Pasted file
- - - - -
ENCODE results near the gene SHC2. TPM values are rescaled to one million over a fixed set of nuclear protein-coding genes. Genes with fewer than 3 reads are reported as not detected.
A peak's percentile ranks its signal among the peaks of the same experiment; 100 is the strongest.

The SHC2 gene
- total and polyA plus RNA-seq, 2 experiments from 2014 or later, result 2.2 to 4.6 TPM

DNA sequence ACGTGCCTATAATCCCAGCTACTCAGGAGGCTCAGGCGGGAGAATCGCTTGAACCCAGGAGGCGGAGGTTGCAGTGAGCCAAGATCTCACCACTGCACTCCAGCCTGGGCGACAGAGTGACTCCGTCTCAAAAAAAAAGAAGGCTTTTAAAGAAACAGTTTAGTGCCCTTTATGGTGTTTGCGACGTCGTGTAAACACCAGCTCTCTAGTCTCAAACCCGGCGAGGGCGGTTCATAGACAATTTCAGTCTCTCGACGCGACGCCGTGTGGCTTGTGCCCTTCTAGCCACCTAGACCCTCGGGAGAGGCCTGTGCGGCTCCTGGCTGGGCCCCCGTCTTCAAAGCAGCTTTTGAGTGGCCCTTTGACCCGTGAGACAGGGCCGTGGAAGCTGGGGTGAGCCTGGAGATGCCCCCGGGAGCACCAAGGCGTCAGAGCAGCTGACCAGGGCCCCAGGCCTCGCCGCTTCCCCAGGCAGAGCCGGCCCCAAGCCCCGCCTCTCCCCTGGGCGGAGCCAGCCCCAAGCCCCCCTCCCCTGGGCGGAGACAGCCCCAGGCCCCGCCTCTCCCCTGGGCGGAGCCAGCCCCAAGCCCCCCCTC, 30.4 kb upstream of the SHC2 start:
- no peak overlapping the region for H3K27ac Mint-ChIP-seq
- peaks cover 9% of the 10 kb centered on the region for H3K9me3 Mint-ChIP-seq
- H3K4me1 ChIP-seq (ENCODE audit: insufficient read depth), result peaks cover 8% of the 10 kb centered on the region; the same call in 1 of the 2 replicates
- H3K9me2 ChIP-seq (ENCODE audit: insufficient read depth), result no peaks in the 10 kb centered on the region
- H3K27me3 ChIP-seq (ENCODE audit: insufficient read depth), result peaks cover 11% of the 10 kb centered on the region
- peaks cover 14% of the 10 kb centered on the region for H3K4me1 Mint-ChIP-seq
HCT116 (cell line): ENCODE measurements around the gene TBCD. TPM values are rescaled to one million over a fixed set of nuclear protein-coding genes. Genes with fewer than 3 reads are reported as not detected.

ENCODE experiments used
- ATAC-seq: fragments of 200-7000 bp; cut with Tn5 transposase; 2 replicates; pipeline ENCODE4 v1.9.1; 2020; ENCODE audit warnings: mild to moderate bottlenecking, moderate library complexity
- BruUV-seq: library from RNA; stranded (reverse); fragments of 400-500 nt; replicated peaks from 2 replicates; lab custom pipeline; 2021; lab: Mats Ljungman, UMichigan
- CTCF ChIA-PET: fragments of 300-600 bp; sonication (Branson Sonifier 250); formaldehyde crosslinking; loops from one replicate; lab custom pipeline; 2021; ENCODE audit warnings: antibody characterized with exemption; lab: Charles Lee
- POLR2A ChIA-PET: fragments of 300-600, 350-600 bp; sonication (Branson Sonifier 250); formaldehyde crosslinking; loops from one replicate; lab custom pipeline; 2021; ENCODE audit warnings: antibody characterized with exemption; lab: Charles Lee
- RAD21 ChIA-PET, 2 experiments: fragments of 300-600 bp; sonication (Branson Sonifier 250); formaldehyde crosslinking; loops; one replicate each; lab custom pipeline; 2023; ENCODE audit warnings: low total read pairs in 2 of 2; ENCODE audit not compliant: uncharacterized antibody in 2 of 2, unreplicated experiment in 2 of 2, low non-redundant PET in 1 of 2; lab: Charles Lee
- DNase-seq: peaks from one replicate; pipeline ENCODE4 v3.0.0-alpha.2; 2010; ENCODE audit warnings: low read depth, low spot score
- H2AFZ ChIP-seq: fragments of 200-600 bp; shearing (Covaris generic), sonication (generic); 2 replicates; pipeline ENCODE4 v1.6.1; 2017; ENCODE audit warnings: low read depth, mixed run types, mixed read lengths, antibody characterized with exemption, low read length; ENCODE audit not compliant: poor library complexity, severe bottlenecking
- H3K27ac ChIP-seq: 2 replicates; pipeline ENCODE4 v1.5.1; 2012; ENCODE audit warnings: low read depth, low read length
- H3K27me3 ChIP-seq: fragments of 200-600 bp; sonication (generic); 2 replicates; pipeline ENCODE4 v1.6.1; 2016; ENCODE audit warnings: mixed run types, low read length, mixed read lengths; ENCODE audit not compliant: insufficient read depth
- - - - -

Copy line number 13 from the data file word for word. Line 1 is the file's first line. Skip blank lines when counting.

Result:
ENCODE experiments used